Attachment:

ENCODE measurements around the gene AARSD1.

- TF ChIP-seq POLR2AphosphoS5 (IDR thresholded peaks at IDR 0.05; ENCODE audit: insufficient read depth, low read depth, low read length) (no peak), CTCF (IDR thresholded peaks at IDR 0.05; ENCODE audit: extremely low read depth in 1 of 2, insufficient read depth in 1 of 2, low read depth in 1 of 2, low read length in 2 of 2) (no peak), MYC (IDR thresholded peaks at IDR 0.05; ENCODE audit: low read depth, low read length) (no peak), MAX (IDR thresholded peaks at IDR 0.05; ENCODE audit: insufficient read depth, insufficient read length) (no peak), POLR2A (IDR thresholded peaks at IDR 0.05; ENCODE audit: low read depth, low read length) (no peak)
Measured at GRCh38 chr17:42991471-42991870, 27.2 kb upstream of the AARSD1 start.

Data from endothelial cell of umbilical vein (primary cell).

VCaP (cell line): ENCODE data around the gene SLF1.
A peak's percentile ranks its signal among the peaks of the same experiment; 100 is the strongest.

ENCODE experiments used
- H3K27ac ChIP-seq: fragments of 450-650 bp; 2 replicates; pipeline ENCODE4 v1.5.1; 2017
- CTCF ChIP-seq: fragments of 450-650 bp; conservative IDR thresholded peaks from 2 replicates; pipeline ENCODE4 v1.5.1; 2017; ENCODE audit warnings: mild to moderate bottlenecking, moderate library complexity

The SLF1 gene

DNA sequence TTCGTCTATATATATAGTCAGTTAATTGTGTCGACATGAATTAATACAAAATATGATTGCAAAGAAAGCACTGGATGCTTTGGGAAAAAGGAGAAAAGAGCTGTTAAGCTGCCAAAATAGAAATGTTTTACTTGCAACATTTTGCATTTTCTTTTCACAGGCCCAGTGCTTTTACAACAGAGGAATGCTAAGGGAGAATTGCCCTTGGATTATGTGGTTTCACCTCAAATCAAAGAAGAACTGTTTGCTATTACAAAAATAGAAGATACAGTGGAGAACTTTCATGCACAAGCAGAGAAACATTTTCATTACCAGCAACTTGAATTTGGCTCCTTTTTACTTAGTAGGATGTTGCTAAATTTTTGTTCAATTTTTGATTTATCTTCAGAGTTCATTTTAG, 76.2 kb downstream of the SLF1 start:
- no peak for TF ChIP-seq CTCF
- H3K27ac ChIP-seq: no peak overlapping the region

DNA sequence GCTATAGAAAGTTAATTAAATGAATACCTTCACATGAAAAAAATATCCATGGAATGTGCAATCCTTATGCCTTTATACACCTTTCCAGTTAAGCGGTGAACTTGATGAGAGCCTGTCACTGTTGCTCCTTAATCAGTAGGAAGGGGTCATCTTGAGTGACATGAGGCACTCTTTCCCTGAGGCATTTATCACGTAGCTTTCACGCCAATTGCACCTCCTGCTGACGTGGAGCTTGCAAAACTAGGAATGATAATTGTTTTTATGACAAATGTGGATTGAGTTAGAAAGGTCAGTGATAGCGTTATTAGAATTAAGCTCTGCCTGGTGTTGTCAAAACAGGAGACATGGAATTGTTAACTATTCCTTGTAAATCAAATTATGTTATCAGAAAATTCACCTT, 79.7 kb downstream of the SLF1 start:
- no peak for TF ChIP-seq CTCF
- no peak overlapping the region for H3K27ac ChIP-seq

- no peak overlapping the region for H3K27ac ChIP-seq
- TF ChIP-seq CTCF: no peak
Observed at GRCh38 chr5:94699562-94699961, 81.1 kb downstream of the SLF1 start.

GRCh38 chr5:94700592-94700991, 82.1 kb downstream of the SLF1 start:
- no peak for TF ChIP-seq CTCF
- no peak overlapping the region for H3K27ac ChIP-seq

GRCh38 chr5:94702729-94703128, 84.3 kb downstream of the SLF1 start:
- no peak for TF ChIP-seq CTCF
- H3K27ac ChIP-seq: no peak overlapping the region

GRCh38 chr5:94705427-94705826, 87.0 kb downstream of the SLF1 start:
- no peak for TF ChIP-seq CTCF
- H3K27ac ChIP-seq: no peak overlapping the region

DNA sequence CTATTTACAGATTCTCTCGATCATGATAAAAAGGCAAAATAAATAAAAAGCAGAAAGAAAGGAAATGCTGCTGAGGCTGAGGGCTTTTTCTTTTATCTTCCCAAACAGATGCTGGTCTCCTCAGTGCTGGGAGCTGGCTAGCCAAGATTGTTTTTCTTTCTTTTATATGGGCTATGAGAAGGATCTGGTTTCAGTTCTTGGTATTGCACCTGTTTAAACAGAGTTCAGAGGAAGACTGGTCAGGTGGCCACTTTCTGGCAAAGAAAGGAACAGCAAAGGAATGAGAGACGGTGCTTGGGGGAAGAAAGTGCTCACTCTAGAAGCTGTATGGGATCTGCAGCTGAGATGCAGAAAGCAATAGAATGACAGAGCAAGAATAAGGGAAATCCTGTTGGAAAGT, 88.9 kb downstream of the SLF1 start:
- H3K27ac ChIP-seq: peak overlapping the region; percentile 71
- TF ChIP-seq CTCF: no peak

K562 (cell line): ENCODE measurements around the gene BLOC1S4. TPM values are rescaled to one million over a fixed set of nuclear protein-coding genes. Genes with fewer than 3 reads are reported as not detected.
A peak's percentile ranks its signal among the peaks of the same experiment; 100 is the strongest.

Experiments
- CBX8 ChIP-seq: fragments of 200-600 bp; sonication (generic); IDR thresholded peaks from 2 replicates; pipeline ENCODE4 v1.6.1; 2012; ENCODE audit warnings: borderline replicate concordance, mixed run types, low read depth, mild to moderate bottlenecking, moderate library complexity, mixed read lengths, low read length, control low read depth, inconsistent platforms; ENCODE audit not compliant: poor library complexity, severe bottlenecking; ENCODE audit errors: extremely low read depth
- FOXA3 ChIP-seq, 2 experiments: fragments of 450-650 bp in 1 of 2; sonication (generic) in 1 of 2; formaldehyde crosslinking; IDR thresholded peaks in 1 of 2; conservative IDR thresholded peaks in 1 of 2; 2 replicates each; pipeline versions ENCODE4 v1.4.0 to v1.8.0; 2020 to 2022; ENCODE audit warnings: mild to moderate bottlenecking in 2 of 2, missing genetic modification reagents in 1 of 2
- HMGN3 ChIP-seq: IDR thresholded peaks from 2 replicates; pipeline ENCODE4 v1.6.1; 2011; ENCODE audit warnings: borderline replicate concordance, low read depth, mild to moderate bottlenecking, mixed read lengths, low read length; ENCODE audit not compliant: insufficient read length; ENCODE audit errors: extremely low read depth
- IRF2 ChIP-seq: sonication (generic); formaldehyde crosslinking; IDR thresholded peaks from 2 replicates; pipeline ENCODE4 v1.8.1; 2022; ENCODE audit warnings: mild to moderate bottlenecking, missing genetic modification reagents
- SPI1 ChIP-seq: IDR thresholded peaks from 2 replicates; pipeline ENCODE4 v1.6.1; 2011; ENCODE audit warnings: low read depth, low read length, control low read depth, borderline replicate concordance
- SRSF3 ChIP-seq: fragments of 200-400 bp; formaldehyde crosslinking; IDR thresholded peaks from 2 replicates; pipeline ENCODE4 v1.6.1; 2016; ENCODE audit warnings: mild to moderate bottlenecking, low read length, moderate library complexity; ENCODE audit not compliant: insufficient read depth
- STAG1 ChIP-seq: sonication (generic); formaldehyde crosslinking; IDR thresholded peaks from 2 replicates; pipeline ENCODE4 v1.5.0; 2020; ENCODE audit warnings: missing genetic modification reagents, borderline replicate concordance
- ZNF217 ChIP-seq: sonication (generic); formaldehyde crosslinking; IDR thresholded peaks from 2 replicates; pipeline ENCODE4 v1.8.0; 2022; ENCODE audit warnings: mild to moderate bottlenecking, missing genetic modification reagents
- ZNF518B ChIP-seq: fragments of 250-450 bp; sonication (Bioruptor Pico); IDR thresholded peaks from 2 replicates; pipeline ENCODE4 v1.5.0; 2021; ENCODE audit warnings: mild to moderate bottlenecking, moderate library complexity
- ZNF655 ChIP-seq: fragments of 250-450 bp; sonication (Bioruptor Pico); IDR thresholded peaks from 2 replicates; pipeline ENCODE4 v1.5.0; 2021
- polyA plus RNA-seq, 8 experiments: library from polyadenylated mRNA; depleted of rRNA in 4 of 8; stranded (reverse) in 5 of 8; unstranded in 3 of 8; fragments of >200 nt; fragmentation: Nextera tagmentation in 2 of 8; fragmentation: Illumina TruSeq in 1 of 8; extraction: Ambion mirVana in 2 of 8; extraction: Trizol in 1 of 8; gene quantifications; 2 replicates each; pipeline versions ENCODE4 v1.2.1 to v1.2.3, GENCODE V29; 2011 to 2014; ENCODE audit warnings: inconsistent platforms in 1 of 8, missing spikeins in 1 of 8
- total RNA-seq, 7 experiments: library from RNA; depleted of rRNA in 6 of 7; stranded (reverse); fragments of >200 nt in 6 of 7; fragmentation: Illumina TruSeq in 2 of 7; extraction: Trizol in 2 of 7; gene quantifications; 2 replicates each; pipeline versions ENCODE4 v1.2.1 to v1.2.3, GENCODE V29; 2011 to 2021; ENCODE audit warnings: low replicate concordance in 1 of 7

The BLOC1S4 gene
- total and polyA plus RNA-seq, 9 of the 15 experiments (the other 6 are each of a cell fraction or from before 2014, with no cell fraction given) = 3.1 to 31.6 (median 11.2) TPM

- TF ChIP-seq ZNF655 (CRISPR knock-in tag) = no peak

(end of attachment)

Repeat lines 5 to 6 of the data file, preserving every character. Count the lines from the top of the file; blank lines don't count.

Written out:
VCaP (cell line): ENCODE data around the gene SLF1.
A peak's percentile ranks its signal among the peaks of the same experiment; 100 is the strongest.